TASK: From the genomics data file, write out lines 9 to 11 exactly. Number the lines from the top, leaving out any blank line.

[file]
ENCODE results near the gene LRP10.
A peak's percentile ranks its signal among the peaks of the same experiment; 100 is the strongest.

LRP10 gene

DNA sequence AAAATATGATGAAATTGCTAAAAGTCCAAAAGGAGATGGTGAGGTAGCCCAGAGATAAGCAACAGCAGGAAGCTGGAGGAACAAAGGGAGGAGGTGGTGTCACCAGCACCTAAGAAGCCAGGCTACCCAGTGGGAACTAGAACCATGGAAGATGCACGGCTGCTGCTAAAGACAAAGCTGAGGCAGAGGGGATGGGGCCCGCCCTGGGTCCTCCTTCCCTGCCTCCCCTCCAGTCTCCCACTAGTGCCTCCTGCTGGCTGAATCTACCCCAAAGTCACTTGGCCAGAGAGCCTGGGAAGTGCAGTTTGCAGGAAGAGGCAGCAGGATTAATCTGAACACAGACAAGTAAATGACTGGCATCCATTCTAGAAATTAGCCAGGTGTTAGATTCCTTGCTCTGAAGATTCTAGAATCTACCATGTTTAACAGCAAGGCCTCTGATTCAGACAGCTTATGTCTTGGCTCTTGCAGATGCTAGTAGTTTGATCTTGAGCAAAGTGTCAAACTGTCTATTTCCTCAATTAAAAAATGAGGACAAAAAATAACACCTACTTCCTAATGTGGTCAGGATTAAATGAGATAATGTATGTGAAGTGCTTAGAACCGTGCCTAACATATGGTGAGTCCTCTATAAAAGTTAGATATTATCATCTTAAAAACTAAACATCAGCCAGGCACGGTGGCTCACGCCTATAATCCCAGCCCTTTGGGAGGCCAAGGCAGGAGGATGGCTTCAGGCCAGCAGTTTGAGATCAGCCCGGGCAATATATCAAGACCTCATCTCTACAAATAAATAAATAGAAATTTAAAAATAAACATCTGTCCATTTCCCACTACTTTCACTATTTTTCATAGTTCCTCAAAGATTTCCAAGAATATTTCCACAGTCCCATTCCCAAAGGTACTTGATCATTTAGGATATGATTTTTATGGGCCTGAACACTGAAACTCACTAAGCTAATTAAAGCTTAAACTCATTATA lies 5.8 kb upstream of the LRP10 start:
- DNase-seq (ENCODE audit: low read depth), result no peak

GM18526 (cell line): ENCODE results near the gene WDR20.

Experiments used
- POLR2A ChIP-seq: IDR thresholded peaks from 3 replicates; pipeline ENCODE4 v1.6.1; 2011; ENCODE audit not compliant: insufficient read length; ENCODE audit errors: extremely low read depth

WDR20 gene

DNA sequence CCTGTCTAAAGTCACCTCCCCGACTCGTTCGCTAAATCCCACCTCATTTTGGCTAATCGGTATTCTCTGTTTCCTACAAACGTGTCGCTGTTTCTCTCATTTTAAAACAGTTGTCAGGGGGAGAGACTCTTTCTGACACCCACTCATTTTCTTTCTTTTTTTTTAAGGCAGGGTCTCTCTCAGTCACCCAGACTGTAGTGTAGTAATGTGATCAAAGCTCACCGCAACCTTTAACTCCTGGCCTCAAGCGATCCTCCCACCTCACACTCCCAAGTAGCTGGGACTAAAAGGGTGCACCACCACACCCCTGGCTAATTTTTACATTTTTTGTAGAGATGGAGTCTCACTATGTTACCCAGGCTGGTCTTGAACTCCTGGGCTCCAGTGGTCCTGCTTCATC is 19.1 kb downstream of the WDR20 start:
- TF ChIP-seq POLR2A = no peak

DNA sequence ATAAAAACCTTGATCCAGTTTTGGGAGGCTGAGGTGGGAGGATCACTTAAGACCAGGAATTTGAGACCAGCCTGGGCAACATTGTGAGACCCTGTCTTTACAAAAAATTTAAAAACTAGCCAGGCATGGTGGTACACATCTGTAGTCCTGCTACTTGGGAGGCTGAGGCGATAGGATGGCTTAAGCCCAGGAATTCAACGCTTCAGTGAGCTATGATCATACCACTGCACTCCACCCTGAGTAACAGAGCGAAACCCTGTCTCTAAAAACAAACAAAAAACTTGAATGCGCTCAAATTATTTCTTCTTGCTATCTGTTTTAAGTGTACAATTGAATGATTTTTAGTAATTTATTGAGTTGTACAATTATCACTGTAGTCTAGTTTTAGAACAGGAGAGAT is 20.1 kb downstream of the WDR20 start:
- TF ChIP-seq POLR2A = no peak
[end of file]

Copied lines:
WDR20 gene

DNA sequence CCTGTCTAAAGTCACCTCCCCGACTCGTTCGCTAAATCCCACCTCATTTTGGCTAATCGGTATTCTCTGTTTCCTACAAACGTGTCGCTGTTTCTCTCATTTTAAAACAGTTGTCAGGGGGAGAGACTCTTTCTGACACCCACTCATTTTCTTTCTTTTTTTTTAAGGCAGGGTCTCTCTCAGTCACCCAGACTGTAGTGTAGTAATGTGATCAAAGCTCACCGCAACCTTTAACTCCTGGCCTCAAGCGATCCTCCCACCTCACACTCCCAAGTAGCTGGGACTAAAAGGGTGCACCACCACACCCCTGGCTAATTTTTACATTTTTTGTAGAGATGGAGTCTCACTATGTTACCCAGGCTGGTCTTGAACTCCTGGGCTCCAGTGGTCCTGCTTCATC is 19.1 kb downstream of the WDR20 start:
- TF ChIP-seq POLR2A = no peak